This month has been a tumultuous one – travel, holidays, and illness. Podcasted fiction seems to have also had a hard time, December representing the weakest month for fiction that I have yet seen. Even so, we shake off the snow from our cloaks and gather round the fire to discuss the best stories from December and the year at large!
Here on the Synthetic Voices podcast, I see a LOT of fiction over the course of a calendar year. Now, the 2012th year of the Common Era is coming to a close, so I thought I’d look back over my selections and pick out the cream of the crop. The podcast has only been running since March, but I have been writing a “Top Picks” list since at least January of 2012, so all of those stories were eligible in addition to those featured on the podcast.
The winners below were painstakingly plucked from over 30 initial candidate stories, so congrats to all the authors, narrators, producers, and editors involved!
If you’ve wandered near a microbiology/cell biology lab recently, or maybe even a grad student’s apartment, you might have noticed some fluffy-looking microbial denizens. They’re called Giant Microbes and they have been multiplying for years!
I’ve been collecting these things since undergrad. Sometimes I’ll add them on to an order at ThinkGeek, or I’ll get them as gifts from friends and family. At current count, I have eight – enough to fill a box with squishy, lovable, deadly diseases.
So why bring them up now? Well there are some new Giant Microbes that have just come out and the company was nice enough to send me a few to review. Continue reading →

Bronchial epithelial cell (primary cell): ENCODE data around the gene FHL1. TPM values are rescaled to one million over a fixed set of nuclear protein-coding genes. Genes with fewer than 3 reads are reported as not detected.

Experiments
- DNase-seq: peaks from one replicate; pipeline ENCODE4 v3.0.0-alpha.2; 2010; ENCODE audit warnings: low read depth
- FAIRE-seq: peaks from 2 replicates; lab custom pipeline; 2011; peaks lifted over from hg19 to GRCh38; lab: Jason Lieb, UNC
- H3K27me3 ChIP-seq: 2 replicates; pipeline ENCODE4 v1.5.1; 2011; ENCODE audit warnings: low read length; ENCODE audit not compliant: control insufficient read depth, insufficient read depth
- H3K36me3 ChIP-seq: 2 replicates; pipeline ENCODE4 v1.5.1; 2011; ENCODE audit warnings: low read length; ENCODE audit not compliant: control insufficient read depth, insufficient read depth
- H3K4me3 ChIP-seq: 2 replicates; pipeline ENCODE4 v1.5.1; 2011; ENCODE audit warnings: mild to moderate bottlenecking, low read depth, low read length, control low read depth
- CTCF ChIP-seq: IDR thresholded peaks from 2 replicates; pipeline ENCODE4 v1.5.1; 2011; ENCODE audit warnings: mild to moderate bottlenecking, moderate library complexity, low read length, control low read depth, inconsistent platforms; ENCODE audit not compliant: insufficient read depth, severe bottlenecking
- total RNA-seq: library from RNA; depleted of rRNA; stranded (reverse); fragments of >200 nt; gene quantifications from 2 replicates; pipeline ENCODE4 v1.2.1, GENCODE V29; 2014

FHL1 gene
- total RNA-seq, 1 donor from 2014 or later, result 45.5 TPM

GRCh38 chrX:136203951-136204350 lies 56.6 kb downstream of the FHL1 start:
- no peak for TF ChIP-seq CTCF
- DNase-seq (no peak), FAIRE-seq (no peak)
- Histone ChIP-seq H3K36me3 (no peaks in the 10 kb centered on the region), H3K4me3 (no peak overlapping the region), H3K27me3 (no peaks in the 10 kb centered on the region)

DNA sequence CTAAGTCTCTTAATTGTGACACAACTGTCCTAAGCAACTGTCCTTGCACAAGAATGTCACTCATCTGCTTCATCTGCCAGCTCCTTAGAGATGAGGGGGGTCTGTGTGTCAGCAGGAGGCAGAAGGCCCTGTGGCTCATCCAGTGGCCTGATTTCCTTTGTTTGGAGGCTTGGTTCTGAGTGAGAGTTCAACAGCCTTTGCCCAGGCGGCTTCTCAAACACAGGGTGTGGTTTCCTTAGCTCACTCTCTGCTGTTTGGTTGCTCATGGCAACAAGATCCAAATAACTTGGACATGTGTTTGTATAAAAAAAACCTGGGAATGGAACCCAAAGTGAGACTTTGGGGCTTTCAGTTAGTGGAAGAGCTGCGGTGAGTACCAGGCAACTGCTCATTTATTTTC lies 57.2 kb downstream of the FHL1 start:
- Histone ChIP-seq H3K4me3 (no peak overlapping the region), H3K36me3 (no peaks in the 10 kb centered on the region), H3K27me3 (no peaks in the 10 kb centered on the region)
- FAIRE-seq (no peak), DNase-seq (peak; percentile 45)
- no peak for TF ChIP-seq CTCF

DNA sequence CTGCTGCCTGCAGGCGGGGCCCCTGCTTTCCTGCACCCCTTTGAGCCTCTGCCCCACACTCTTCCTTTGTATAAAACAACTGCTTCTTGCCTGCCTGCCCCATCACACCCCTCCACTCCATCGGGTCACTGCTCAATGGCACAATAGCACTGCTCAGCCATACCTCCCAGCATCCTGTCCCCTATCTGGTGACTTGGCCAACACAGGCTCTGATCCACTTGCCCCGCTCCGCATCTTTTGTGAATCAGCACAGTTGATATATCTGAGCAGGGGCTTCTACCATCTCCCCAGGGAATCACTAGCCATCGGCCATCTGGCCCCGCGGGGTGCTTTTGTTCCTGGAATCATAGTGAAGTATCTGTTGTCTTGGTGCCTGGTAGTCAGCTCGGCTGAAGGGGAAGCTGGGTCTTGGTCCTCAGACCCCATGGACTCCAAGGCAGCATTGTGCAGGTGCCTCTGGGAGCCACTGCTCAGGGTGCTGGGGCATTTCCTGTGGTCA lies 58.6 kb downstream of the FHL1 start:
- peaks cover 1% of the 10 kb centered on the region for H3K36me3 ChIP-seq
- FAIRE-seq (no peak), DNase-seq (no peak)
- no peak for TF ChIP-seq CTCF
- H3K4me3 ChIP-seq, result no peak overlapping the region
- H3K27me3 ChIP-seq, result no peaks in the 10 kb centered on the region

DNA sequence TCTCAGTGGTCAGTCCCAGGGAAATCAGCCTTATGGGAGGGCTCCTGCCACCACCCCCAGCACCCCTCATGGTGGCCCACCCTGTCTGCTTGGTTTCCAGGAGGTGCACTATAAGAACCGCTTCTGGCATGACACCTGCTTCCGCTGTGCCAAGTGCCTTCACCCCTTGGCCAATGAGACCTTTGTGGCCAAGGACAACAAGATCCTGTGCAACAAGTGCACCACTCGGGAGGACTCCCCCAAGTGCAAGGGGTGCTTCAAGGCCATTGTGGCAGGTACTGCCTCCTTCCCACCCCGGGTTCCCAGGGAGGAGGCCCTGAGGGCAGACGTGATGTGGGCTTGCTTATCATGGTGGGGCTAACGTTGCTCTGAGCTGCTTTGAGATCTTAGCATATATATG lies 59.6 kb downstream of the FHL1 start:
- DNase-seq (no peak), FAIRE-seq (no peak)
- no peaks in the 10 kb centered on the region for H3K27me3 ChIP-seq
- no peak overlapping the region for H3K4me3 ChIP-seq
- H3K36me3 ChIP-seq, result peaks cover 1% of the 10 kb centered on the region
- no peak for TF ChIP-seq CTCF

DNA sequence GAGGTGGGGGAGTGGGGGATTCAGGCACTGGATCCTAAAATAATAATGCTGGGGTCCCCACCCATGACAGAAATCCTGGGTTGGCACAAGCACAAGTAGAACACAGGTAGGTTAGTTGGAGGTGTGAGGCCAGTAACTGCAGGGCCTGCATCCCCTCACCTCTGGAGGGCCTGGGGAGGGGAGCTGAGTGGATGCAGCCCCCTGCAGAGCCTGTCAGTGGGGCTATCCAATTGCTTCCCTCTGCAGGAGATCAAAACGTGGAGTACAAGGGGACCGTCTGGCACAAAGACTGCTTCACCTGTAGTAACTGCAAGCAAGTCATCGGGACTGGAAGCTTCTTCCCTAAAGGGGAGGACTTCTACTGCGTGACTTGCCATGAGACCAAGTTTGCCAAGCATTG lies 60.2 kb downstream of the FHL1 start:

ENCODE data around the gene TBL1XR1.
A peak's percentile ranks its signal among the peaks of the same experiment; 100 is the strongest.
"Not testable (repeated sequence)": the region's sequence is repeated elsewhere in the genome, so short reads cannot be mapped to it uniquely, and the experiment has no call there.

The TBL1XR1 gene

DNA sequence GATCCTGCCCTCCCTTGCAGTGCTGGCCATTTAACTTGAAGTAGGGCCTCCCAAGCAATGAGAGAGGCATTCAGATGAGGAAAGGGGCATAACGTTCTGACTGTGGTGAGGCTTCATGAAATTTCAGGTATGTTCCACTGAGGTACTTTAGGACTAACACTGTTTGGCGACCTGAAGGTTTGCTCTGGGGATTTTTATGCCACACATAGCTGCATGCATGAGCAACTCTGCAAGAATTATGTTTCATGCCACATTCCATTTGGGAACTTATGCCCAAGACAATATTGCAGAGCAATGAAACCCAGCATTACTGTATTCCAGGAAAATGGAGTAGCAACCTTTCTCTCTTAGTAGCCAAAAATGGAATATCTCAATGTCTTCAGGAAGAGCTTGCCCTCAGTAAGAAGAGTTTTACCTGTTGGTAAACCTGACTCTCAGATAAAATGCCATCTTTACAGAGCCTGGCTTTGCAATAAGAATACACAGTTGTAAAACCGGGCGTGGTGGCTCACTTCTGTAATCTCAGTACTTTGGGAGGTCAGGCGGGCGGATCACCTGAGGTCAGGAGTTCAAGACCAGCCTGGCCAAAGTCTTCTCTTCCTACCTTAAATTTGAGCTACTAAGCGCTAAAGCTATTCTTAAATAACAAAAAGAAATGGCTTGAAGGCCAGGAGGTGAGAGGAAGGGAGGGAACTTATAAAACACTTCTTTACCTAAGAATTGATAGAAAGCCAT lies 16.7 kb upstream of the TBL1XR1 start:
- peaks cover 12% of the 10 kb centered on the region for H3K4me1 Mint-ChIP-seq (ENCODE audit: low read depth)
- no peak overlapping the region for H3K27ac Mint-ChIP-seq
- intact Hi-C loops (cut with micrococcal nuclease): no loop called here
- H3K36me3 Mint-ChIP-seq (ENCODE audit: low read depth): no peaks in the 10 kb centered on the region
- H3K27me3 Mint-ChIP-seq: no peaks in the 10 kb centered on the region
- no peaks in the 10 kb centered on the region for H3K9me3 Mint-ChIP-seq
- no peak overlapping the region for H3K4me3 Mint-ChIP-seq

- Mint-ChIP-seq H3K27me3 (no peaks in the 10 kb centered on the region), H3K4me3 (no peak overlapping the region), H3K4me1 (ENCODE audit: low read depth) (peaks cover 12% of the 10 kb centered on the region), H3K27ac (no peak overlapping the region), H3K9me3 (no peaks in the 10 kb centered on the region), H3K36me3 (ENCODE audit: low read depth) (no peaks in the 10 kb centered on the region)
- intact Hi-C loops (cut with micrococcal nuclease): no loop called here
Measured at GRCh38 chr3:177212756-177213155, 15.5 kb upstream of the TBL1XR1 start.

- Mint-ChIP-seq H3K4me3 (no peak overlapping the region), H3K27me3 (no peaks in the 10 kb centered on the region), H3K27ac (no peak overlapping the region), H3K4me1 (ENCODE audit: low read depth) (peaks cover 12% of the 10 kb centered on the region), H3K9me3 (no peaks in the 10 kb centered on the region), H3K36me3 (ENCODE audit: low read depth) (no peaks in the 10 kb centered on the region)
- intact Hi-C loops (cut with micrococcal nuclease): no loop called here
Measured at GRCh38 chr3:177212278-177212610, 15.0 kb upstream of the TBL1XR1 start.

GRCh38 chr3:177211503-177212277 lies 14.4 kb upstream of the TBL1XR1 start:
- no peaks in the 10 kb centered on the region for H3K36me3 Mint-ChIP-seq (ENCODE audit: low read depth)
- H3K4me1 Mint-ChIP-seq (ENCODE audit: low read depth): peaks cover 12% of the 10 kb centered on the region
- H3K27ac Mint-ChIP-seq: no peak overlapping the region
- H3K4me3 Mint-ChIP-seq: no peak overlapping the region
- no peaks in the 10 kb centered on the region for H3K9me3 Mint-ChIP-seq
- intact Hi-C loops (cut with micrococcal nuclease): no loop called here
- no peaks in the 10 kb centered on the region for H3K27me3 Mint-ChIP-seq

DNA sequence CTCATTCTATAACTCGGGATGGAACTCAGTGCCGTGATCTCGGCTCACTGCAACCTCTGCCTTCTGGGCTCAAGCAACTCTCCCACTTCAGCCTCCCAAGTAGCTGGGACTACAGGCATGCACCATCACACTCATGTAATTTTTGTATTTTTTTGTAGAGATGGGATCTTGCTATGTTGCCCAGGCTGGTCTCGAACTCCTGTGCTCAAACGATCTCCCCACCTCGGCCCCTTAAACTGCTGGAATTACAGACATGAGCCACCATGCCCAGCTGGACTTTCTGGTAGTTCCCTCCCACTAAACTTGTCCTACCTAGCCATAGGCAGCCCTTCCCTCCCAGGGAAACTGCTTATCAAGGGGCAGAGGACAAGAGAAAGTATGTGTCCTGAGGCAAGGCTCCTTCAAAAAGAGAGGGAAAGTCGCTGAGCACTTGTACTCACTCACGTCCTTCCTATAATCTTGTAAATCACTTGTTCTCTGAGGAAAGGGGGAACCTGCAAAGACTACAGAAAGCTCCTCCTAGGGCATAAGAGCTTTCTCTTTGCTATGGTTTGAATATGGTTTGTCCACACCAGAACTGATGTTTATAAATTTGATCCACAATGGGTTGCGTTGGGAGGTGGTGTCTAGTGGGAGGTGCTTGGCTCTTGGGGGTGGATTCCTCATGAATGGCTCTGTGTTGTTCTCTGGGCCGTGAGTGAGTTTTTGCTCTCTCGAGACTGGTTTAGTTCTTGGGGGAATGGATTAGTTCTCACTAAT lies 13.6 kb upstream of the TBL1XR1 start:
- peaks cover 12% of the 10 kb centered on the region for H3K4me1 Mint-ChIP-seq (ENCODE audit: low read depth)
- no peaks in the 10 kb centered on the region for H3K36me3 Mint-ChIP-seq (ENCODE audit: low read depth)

You don’t see it yet, but on Dec. 3rd, a little pop-up window should activate from some code I’ve embedded in my blog. This is correct and not a drill!
There is an organization called The Internet Defense League (part of Fight for the Future) that has tried to establish an automated response system to major threats to internet rights, security, and privacy. Those of you who remember the SOPA/PIPA craziness last year will have some idea how powerful users can be in stopping flagrant trampling of internet rights. Whenever a major threat comes up, code installed in volunteer websites activates and shows a pop-up asking users to contact their representatives in government.
This is the first event to come up since I installed the IDL code on my website. I hope it won’t be TOO disruptive, but it should be a little disruptive, since protesting and getting the word out are really the whole point. Please let me know what you think in the comments to this thread.